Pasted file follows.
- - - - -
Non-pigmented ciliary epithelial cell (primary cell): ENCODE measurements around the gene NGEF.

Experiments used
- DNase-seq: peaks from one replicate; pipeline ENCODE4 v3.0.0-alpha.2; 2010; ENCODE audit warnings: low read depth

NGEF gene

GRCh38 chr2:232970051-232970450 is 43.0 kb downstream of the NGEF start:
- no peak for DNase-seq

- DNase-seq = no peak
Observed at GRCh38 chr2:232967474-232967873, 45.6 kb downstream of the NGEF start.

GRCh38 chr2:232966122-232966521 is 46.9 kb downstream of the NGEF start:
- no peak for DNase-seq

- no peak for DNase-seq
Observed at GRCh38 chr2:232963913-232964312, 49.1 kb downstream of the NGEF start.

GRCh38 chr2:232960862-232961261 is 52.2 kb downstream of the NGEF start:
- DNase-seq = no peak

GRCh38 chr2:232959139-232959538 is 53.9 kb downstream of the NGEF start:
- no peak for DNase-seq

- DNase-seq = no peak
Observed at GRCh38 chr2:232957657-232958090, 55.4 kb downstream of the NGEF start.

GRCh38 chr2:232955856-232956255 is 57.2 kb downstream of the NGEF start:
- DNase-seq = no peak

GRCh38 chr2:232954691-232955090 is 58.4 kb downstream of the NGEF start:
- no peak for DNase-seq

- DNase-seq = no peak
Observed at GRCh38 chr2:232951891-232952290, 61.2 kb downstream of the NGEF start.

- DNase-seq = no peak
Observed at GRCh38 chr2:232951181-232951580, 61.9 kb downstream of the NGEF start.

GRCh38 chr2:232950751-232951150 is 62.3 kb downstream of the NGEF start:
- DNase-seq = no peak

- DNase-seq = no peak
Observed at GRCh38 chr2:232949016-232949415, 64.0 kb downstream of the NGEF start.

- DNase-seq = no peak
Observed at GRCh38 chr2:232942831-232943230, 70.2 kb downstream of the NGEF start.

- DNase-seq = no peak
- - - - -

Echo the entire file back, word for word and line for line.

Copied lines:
Non-pigmented ciliary epithelial cell (primary cell): ENCODE measurements around the gene NGEF.

Experiments used
- DNase-seq: peaks from one replicate; pipeline ENCODE4 v3.0.0-alpha.2; 2010; ENCODE audit warnings: low read depth

NGEF gene

GRCh38 chr2:232970051-232970450 is 43.0 kb downstream of the NGEF start:
- no peak for DNase-seq

- DNase-seq = no peak
Observed at GRCh38 chr2:232967474-232967873, 45.6 kb downstream of the NGEF start.

GRCh38 chr2:232966122-232966521 is 46.9 kb downstream of the NGEF start:
- no peak for DNase-seq

- no peak for DNase-seq
Observed at GRCh38 chr2:232963913-232964312, 49.1 kb downstream of the NGEF start.

GRCh38 chr2:232960862-232961261 is 52.2 kb downstream of the NGEF start:
- DNase-seq = no peak

GRCh38 chr2:232959139-232959538 is 53.9 kb downstream of the NGEF start:
- no peak for DNase-seq

- DNase-seq = no peak
Observed at GRCh38 chr2:232957657-232958090, 55.4 kb downstream of the NGEF start.

GRCh38 chr2:232955856-232956255 is 57.2 kb downstream of the NGEF start:
- DNase-seq = no peak

GRCh38 chr2:232954691-232955090 is 58.4 kb downstream of the NGEF start:
- no peak for DNase-seq

- DNase-seq = no peak
Observed at GRCh38 chr2:232951891-232952290, 61.2 kb downstream of the NGEF start.

- DNase-seq = no peak
Observed at GRCh38 chr2:232951181-232951580, 61.9 kb downstream of the NGEF start.

GRCh38 chr2:232950751-232951150 is 62.3 kb downstream of the NGEF start:
- DNase-seq = no peak

- DNase-seq = no peak
Observed at GRCh38 chr2:232949016-232949415, 64.0 kb downstream of the NGEF start.

- DNase-seq = no peak
Observed at GRCh38 chr2:232942831-232943230, 70.2 kb downstream of the NGEF start.

- DNase-seq = no peak